I would love to read a serious history of the Green parties. Twenty years ago I worked for the England/Wales and Scottish Greens. I found them smart and inspirational. Today the English Greens have foundered into idpol irrelevance, while the German Greens seem to have gone full N*zi.
Regarding austerity, I read in NC years ago that it was New Labour and Tory austerity policies that brought us Brexit.
Common-sense observation: Austerity is unevenly applied. Those inflicting seem to escape their handiwork, in the short run.
In the long run, this understanding may well come to be generally understood.
However, as has been pointed out, there is a downside TO the “long run”.
And, in the meantime, and it will likely be a very mean time for the many, things will just go from bad to worse.
Of course, the many will be set against each other and any unpleasant outcomes will be blamed on fickle fate and the unconscionable restrictions on Mr. market caused by outrageous labor demands for obscenely higher wages.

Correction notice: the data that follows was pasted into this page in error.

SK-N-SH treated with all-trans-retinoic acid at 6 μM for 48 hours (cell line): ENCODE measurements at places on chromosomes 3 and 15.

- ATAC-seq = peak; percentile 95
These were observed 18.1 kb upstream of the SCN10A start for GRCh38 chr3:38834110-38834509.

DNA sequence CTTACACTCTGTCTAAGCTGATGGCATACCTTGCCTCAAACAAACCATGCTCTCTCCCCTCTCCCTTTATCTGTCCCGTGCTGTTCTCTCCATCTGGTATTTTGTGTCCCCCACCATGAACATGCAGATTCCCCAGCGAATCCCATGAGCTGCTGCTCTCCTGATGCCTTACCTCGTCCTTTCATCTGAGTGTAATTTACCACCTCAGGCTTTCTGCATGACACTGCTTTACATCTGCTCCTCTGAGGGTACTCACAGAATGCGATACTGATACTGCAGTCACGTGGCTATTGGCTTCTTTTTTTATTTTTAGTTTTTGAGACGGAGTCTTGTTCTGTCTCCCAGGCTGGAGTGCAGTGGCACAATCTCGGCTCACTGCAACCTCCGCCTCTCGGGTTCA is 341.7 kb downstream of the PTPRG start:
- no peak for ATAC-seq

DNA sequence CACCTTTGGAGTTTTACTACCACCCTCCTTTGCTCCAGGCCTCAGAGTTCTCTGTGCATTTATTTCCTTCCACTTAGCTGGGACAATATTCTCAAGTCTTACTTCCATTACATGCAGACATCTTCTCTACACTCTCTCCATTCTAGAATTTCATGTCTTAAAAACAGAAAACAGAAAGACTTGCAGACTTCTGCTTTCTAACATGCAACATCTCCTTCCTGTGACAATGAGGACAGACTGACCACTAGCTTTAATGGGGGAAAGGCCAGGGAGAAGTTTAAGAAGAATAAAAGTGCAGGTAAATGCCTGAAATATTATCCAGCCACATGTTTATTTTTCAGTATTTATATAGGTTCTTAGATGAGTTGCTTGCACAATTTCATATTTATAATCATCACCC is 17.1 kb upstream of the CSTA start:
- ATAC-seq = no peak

Proving, once again, if doubts remain, that the many are responsible for their own plight.
“Austerity the history of a dangerous idea” by Mark Blyth explained simply and concisely
You can read the book, but for a quick summary there is this:
Austerity for thee, Not for the blob.
Perhaps a radicalised body politic could be a good thing?
Poor governance over an extended period has failed the middle, so the extremes flourish. Simple.
The rise of the alleged extreme parties is, as everyone knows, a reaction to the extremism of the established parties. It is not an equal and opposite reaction because the voters do not have a veto ballot that would negate the corrupt acts of the legislative, executive and judicial branches.
This may seem extreme to those who don’t believe in democratic government. The existence of a veto ballot and criminalizing campaign contributions would significantly reduce corruption of the representative principle and the class bias of the rich presented as economics.